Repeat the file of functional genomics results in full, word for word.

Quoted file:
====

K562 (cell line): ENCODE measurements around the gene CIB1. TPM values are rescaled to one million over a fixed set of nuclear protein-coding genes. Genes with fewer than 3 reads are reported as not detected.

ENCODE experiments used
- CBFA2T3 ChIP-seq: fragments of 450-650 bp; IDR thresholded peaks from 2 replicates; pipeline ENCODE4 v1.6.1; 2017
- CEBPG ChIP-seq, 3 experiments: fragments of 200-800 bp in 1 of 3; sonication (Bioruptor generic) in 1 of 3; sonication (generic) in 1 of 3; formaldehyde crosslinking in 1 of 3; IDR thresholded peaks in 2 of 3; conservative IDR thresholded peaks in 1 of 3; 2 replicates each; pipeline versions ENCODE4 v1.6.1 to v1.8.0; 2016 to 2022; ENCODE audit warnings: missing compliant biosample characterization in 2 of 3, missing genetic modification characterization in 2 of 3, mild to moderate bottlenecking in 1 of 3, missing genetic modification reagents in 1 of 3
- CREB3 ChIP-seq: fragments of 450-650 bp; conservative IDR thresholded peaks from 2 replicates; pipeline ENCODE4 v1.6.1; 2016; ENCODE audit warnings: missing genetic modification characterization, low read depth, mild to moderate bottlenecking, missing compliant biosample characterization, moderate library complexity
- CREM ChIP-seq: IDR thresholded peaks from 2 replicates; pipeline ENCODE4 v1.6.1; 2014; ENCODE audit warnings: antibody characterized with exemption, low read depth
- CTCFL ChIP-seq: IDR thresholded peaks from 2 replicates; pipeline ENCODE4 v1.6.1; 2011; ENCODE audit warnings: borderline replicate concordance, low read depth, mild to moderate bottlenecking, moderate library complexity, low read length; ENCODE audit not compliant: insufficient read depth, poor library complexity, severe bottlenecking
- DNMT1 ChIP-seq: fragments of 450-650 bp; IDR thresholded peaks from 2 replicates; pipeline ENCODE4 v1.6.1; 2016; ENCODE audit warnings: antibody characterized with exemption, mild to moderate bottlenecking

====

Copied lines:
K562 (cell line): ENCODE measurements around the gene CIB1. TPM values are rescaled to one million over a fixed set of nuclear protein-coding genes. Genes with fewer than 3 reads are reported as not detected.

ENCODE experiments used
- CBFA2T3 ChIP-seq: fragments of 450-650 bp; IDR thresholded peaks from 2 replicates; pipeline ENCODE4 v1.6.1; 2017
- CEBPG ChIP-seq, 3 experiments: fragments of 200-800 bp in 1 of 3; sonication (Bioruptor generic) in 1 of 3; sonication (generic) in 1 of 3; formaldehyde crosslinking in 1 of 3; IDR thresholded peaks in 2 of 3; conservative IDR thresholded peaks in 1 of 3; 2 replicates each; pipeline versions ENCODE4 v1.6.1 to v1.8.0; 2016 to 2022; ENCODE audit warnings: missing compliant biosample characterization in 2 of 3, missing genetic modification characterization in 2 of 3, mild to moderate bottlenecking in 1 of 3, missing genetic modification reagents in 1 of 3
- CREB3 ChIP-seq: fragments of 450-650 bp; conservative IDR thresholded peaks from 2 replicates; pipeline ENCODE4 v1.6.1; 2016; ENCODE audit warnings: missing genetic modification characterization, low read depth, mild to moderate bottlenecking, missing compliant biosample characterization, moderate library complexity
- CREM ChIP-seq: IDR thresholded peaks from 2 replicates; pipeline ENCODE4 v1.6.1; 2014; ENCODE audit warnings: antibody characterized with exemption, low read depth
- CTCFL ChIP-seq: IDR thresholded peaks from 2 replicates; pipeline ENCODE4 v1.6.1; 2011; ENCODE audit warnings: borderline replicate concordance, low read depth, mild to moderate bottlenecking, moderate library complexity, low read length; ENCODE audit not compliant: insufficient read depth, poor library complexity, severe bottlenecking
- DNMT1 ChIP-seq: fragments of 450-650 bp; IDR thresholded peaks from 2 replicates; pipeline ENCODE4 v1.6.1; 2016; ENCODE audit warnings: antibody characterized with exemption, mild to moderate bottlenecking